This post will discuss the recent downgrade of the United Kingdom by Moody’s Investors Service, why the Bank of England may be ill-prepared to act, and why the Government’s refusal to act could keep the British economy, as well as the British Pound, in the gutter for 2013.
As the last week of February arrived, the British Pound found itself in a precarious position: it was the worst performing major currency in 2013. Yes, worse than the Canadian Dollar; yes, even worse than the Japanese Yen. Yes, the Japanese Yen! This is quite astounding, purely because the Bank of Japan and the Japanese government are working double-time to Yen in order to foster inflation, introducing significant stimulus on both the fiscal (new spending programs) and the monetary (doubling the inflation target and introducing an open-ended QE program to begin in January 2014) fronts, while the Bank of England appears to continue to sit on its hands.
Two central banks, moving in slightly different directions, and yet the more aggressively-dovish one doesn’t have the weaker currency. This truly emphasizes how weak the British economy is, and why it is likely that the British Pound remains weak, alongside its economy, for the rest of 2013.
Growth has been modest at best, with the 4Q’12 GDP print only revised to +0.3% annualized the last week of February, helping the economy elude the difficult economic condition known as stagflation, or a period of economic conditions characterized by low or negative growth, high inflation, and high unemployment. These conditions were exacerbated by Chancellor of the Exchequer George Osborne’s austerity program, a choke on the British economy, which too is heavily dependent on consumption: higher taxes take a chunk out of that 64% of headline GDP figure.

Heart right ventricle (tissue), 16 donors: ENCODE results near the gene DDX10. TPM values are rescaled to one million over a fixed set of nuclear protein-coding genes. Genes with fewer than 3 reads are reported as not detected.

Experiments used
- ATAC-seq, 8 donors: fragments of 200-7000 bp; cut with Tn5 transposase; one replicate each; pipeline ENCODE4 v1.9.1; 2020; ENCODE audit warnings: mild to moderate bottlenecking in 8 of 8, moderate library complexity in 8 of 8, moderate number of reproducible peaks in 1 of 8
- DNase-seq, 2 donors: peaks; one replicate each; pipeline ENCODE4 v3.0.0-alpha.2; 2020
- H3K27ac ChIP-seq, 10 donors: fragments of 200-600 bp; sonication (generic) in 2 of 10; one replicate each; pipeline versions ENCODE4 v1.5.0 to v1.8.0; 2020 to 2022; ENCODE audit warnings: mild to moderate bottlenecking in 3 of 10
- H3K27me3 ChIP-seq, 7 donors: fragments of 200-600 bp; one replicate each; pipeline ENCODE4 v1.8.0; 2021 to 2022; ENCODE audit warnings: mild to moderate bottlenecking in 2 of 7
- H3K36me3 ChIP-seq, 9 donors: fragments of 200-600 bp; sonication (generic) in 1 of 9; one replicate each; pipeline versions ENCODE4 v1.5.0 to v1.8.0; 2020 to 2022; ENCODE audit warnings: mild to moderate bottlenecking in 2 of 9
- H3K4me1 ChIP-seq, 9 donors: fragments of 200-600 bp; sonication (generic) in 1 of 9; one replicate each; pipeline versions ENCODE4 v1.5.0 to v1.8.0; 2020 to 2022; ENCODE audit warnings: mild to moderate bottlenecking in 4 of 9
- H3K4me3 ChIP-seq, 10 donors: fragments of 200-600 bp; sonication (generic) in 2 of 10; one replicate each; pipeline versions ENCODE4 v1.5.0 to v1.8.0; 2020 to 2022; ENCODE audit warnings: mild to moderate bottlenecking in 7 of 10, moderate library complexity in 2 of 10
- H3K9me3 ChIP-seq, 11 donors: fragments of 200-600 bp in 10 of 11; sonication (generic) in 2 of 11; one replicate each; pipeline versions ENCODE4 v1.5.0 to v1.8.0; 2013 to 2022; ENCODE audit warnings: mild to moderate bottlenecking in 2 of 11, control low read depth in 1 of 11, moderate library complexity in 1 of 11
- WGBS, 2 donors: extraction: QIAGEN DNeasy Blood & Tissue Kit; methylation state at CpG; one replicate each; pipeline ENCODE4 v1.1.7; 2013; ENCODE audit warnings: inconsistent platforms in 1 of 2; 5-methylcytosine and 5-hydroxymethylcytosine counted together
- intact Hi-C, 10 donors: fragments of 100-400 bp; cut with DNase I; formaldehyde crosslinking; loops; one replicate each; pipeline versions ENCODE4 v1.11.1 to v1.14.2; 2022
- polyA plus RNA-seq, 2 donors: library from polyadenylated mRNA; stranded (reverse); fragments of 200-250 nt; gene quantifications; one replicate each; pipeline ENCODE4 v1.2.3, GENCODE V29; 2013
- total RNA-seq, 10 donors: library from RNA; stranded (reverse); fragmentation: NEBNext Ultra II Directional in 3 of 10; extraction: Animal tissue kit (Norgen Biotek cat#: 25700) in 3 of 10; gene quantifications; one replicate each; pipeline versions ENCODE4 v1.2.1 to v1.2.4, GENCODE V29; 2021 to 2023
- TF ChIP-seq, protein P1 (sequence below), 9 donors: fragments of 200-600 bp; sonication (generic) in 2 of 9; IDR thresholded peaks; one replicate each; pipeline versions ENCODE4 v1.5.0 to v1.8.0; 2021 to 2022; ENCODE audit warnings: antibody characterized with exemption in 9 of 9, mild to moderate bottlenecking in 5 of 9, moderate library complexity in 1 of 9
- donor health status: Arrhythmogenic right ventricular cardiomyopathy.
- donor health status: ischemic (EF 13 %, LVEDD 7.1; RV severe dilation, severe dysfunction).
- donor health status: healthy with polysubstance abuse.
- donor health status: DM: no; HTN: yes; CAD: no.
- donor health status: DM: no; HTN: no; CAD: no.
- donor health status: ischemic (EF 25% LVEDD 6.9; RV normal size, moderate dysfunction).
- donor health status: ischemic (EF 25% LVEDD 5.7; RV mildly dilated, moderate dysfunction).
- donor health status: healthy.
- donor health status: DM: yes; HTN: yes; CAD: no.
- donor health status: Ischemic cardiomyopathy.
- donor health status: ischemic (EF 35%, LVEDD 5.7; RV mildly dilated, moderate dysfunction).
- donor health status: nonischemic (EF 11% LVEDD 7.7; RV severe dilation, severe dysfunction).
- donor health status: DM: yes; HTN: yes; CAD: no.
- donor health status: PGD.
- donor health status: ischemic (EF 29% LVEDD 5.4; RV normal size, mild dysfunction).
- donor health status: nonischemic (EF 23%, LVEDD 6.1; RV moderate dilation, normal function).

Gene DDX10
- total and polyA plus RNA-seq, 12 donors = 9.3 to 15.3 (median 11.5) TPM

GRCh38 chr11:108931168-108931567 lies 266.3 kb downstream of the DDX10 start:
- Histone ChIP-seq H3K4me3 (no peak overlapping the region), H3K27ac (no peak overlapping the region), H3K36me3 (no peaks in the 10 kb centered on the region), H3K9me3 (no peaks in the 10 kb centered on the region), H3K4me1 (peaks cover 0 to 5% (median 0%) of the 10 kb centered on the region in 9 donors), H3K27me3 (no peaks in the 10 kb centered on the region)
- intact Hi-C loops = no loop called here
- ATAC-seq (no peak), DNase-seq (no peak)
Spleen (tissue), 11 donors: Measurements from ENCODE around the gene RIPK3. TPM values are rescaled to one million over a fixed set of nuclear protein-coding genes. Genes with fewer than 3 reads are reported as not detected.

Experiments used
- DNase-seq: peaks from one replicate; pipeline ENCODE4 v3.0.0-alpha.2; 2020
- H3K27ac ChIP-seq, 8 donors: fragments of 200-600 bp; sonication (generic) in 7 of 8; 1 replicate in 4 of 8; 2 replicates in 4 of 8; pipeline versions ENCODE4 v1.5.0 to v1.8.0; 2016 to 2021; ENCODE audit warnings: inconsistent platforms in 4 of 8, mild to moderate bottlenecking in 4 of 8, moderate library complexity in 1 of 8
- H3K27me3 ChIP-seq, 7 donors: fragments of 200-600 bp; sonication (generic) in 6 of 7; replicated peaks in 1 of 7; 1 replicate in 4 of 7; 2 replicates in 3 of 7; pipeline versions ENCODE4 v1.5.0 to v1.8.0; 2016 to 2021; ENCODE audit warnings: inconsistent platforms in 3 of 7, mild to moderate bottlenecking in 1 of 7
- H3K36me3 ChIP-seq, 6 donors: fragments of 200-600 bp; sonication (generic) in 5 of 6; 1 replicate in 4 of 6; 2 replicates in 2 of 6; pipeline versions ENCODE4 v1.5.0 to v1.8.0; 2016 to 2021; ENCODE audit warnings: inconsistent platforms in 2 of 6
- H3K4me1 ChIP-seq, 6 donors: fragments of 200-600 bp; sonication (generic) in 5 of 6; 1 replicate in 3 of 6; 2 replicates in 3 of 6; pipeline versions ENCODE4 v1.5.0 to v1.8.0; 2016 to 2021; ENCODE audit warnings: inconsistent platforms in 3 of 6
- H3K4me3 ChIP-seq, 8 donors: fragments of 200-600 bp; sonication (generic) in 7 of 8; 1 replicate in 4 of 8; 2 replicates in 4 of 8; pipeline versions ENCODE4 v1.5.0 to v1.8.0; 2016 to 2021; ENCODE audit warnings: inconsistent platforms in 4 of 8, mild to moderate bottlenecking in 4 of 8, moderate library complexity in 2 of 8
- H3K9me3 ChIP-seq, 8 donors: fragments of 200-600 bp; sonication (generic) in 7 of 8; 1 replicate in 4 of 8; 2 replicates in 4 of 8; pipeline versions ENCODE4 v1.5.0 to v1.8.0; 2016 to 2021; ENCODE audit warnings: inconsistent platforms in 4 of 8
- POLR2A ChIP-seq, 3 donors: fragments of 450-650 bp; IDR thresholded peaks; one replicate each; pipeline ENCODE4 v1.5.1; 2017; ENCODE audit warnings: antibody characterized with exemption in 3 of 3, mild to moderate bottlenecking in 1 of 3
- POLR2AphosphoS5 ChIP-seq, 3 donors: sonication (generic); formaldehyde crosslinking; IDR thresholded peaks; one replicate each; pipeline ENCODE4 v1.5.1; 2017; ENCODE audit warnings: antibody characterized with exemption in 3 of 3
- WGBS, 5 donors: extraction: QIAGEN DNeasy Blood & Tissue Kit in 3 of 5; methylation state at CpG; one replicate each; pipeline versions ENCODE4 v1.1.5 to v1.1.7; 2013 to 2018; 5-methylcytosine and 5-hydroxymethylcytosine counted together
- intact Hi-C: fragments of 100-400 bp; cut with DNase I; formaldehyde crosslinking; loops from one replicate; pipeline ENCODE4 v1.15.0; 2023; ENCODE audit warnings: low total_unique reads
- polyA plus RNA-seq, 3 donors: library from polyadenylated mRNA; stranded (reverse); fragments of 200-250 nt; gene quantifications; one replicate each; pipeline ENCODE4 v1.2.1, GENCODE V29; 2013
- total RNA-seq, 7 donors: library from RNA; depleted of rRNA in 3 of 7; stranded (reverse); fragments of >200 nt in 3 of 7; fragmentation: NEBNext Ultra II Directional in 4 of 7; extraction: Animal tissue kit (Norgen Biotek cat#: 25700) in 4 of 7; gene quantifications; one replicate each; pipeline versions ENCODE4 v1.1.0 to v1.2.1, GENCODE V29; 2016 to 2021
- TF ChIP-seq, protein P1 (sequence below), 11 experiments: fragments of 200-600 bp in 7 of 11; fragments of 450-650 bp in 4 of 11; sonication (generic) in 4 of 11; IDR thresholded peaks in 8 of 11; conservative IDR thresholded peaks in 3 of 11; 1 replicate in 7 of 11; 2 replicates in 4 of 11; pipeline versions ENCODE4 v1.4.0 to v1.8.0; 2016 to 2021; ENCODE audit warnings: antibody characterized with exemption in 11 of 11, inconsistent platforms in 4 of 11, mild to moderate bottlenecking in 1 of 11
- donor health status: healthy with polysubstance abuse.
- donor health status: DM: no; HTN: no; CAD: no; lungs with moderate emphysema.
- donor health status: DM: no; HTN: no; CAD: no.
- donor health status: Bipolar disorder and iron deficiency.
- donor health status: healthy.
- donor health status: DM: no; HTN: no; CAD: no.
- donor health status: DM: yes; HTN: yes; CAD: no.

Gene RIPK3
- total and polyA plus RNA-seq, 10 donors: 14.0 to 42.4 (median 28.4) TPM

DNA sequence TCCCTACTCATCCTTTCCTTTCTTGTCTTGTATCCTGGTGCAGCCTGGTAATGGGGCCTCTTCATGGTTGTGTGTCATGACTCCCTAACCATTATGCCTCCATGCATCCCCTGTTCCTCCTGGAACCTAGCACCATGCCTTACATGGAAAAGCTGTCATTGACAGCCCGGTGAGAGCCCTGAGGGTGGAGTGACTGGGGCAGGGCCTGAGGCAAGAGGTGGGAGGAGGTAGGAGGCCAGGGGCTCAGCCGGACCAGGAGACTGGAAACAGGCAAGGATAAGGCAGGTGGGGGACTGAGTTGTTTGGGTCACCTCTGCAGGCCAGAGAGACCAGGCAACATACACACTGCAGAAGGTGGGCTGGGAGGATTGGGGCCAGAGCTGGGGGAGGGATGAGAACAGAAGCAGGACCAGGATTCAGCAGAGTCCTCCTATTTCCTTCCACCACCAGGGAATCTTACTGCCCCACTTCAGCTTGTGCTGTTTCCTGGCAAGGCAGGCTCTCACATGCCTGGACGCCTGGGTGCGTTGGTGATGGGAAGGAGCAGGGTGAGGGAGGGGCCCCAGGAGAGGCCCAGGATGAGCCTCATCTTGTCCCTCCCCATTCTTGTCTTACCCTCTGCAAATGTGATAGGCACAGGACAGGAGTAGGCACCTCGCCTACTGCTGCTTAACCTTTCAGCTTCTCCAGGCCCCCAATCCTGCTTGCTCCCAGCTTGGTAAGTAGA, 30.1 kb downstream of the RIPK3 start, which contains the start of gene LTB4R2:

Ideally, in response to these conditions, the Bank of England would be acting. Instead, it seems unwilling to do so. The most recent policy meeting notes show that outgoing BoE Governor Mervyn King was outvoted trying to increase the central bank’s QE program by £25B. With outgoing Bank of Canada Governor/incoming BoE Governor Mark Carney talking up dovish central bank actions the past several months – going so far as to say that global central banks haven’t let “hit their limits” – it appears a low rate environment is in store for the British economy, further undercutting the British Pound.
Indeed, these fiscal and monetary forces have provoked Moody’s Investors Service into downgrading the United Kingdom from its pristine ‘Aaa’ rating, to ‘Aa1,’ giving the U.K. a split rating just like the United States. In the near-term (remainder of 1Q’13), there may be few new negative catalysts that might present themselves, preventing the Sterling from getting pounded any further. But for the remainder of the year, as the economy gets worse amid steeper austerity conditions and a BoE that will be struggling to find its new identity, the British Pound could remain one of the weakest major currencies, next to the Japanese Yen. The GBPUSD should move towards 1.4250 by the end of 2013.
This series of eight posts will focus on the major themes affecting currency markets. The sixth post in this series will discuss the diminished economic outlook for the Euro-zone, and why the crisis hasn’t been truly resolved.